Help how to stay forward during skiing

Help how to stay forward during skiing

Started by Broom in Ski Chatter - 14 Replies

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SwingBeep
reply to 'Help how to stay forward during skiing'
posted 03-Mar

Trencher isn't advocating excessive forward lean all he said was that you need to have an appropriate amount. As far as I am aware all the bindings on the market today have some degree of ramp between the toe and heel piece, it varies from model to model and on some it's excessive. Having to flex the boots in order to get forward is indicative of fore/aft balance problems.

For recreational skiing the idea is to be able to keep your centre of mass over your feet irrespective of whether you are in a neutral stance, at full extension or in deep flexion. Very often the angles built into the boots and created by the bindings prevent us from doing this.

All ski boots are designed in size 26.5, the other sizes are obtained by scaling the design size up or down, but all the angles built into the boots remain the same as those in the design size. A boot with 16 degrees of forward lean might well be fine for an average sized skier with size 25 – 27 feet, but skiers with short legs and smaller feet may need a boot with less forward lean conversely skiers with longer legs and large feet might need more.

The "delta" angle created by the bindings (the stand height differential between the stand points on the toe and heel pieces) varies from model to model and increases as the toe and heel pieces are moved closer together. A high delta binding combined with a short boot very often forces the skier into the back seat. Changing the delta angle changes the lower leg angle and where the knee plumbs over the ski.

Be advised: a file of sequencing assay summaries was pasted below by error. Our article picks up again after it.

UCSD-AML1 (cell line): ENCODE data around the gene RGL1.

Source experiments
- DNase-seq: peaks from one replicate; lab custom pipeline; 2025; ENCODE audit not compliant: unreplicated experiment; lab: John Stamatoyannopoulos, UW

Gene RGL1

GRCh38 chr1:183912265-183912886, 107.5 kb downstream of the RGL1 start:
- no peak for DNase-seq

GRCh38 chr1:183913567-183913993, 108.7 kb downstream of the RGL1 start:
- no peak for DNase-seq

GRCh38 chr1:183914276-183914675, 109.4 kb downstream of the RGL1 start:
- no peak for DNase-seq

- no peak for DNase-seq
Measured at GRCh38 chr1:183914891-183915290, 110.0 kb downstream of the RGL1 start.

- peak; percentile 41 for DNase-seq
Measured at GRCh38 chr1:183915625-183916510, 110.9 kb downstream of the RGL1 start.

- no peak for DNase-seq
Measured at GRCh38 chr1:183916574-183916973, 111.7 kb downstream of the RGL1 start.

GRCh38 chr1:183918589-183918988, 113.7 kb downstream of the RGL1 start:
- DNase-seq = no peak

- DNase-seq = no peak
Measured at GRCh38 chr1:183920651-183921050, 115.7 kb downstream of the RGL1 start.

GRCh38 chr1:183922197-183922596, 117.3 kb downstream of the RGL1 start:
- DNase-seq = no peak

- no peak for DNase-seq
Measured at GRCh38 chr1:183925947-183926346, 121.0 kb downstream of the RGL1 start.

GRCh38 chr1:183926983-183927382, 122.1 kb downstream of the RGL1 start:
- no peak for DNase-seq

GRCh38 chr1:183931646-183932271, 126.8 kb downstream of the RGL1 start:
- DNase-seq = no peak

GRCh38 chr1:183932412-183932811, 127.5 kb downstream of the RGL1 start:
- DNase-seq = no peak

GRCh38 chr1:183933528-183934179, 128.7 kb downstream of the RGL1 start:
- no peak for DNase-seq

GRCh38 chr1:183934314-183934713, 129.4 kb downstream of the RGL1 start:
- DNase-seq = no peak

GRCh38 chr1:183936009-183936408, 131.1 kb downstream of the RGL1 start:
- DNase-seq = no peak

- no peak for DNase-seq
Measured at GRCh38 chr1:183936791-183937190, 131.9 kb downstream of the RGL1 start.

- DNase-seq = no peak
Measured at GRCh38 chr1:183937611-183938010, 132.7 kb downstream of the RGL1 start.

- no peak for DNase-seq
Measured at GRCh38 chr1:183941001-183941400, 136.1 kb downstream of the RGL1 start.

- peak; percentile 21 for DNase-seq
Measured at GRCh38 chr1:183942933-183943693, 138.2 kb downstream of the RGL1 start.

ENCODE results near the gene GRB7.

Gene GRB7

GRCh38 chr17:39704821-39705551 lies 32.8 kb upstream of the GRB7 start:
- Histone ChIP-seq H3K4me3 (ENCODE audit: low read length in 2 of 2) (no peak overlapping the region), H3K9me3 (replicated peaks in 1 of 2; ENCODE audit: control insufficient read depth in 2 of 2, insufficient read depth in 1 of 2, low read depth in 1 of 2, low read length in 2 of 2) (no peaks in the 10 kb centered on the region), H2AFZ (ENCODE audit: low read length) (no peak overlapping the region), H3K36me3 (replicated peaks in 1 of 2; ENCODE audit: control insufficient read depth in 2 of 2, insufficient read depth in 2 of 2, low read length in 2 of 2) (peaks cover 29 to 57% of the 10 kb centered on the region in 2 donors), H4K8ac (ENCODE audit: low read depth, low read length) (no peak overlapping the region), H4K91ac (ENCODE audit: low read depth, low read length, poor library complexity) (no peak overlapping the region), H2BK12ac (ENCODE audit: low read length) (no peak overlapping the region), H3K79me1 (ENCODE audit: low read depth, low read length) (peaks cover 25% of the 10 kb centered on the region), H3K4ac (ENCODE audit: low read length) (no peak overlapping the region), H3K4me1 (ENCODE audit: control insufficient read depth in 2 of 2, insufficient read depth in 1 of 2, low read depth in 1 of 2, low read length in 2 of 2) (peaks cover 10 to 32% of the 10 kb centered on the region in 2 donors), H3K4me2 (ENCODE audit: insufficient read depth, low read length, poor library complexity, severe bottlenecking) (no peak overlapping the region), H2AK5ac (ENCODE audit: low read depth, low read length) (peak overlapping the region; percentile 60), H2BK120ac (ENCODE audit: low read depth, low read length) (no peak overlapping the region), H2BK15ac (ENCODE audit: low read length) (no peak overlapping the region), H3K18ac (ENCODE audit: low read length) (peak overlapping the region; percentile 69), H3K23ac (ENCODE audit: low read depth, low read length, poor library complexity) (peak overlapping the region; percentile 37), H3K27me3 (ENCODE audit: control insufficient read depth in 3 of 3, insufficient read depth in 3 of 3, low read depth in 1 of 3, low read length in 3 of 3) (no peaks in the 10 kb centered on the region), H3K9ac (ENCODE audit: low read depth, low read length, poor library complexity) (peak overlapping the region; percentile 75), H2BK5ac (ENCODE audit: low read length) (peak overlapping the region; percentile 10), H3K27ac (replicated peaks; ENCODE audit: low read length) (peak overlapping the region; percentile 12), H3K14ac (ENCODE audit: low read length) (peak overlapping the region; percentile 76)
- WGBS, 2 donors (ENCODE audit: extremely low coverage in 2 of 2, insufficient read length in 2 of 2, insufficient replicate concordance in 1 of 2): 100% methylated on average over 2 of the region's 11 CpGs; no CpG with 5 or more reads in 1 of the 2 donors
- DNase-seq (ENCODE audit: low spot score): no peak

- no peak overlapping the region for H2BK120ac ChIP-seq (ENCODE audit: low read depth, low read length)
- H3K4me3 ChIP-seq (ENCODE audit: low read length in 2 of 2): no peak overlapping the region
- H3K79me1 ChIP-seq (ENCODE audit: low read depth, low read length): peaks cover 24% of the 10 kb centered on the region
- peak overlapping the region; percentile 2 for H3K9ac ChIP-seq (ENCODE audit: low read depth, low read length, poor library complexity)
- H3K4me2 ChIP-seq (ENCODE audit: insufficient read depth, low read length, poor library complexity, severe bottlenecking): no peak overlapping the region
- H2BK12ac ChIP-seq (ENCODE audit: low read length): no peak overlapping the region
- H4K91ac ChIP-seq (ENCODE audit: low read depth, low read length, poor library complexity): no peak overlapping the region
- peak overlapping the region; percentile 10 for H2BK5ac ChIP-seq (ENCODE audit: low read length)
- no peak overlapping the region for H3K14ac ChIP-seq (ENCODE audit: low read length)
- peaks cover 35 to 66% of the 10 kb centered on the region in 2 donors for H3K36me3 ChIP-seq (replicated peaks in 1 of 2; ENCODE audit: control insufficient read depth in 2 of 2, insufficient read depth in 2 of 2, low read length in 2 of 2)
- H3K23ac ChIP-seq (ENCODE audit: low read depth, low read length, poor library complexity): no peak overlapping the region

Sorting out these issues can often lead to a dramatic improvement in your skiing, it did for me and it it also seems to have worked for Trencher.

Trencher
reply to 'Help how to stay forward during skiing'
posted 04-Mar

Thanks for the more expansive post SwingBeep.

Often when people say they liked this ski or that ski, it has a lot to do with the different stand heights of the bindings, putting them into a better skiing stance. I think generally there is a reticence by instructors to bring up "set up" in lessons, preferring to focus on drills. The best (Longer) instruction courses will often look at boot set up on day one, because it is such a limiting factor.

A good boot fitter is the first place to start, though there are limitations. To a great degree, a boot fitter is only as good as the feed back they get from the client. The problem for most skiers is, what should a good set up feel like, if they have never experienced it before?

Some of "my" cues for knowing the set up is right for me are,

Statically in a good stance (with skis on) - Starting with my shins lightly engaged with the boot cuffs, and weight evenly distributed along the length of my feet, any movement forward (straightening knees/moving hips forward/raising arms forward will both increase cuff pressure on shins and move weight pressure to the balls of my feet.

Skiing slowly - If I pivot in a neutral stance, the pivot point on the skis is under my feet. If I use the movements described above to move forward, the skis will pivot at a point forward of my toes.